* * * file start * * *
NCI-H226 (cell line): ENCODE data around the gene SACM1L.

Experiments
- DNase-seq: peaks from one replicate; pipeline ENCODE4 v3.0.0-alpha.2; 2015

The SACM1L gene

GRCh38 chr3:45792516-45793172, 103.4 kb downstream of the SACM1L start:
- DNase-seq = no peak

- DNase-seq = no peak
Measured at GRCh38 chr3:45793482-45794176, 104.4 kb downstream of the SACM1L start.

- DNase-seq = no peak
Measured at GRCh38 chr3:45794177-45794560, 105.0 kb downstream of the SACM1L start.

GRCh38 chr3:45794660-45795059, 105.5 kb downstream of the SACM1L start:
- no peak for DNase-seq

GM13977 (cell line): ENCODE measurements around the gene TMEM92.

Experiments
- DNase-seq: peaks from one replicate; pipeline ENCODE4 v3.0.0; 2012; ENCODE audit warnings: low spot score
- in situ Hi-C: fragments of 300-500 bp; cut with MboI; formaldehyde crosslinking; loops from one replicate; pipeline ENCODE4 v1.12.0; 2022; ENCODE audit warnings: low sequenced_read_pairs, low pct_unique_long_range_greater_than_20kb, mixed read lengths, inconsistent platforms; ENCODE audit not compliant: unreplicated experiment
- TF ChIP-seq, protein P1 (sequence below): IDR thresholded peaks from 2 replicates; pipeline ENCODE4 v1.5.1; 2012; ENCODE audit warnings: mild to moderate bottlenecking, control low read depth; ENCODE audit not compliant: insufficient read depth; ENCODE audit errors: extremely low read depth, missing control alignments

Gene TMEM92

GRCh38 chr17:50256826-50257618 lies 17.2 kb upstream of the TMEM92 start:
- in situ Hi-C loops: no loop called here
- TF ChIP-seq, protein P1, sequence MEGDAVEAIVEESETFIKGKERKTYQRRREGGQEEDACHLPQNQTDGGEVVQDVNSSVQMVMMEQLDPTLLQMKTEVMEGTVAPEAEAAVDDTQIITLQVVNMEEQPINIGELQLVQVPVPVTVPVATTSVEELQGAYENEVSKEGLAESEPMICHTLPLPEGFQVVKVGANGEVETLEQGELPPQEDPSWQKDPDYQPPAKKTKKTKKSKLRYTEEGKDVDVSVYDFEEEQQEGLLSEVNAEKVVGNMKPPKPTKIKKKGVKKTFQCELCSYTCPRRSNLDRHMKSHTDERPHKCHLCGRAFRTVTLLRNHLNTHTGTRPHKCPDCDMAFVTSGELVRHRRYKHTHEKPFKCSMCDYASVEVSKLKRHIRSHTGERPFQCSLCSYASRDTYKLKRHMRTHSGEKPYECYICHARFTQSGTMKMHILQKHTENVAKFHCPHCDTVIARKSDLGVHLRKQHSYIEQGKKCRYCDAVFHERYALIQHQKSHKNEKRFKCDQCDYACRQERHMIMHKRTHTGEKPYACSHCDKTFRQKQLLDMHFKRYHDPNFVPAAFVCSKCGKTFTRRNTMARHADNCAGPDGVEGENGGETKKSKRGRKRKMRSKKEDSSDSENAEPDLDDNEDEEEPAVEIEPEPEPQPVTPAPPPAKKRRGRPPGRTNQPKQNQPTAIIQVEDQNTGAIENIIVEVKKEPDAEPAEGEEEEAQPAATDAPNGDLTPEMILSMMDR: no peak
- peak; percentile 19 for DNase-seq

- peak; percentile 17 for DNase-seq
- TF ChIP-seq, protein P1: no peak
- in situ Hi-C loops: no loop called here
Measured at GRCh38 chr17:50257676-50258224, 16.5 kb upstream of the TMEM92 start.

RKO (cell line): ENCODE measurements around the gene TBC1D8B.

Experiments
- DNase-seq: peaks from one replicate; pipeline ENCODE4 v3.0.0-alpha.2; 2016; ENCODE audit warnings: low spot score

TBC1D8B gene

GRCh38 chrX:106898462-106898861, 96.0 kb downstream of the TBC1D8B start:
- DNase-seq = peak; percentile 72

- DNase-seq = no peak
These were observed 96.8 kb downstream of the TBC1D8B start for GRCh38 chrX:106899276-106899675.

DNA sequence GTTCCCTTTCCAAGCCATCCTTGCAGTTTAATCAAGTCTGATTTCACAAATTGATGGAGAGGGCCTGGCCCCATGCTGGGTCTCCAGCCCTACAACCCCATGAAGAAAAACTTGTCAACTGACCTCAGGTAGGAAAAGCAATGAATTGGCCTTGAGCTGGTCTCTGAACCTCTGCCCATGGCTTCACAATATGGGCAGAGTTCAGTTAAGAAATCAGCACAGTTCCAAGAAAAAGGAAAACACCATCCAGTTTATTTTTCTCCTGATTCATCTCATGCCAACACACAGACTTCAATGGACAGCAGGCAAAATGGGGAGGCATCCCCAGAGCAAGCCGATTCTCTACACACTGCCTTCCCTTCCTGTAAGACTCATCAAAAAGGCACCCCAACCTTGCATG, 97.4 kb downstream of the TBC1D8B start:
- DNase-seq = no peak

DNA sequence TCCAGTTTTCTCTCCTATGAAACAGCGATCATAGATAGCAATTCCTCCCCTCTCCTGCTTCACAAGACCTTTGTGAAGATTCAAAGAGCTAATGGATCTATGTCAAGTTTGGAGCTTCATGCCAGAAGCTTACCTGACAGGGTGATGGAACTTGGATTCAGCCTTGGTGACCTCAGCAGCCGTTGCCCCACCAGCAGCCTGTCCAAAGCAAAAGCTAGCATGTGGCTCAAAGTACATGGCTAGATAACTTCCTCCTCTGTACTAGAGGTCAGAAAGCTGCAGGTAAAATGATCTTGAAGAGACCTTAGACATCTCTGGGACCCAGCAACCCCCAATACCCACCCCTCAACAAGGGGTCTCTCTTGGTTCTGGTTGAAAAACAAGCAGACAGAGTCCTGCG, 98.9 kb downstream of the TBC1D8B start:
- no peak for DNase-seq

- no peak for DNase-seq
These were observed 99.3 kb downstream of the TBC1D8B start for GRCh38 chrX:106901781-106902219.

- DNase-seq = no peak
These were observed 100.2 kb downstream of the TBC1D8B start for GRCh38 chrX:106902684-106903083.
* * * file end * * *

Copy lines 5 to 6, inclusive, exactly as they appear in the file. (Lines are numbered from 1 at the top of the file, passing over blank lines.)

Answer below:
GRCh38 chr3:45792516-45793172, 103.4 kb downstream of the SACM1L start:
- DNase-seq = no peak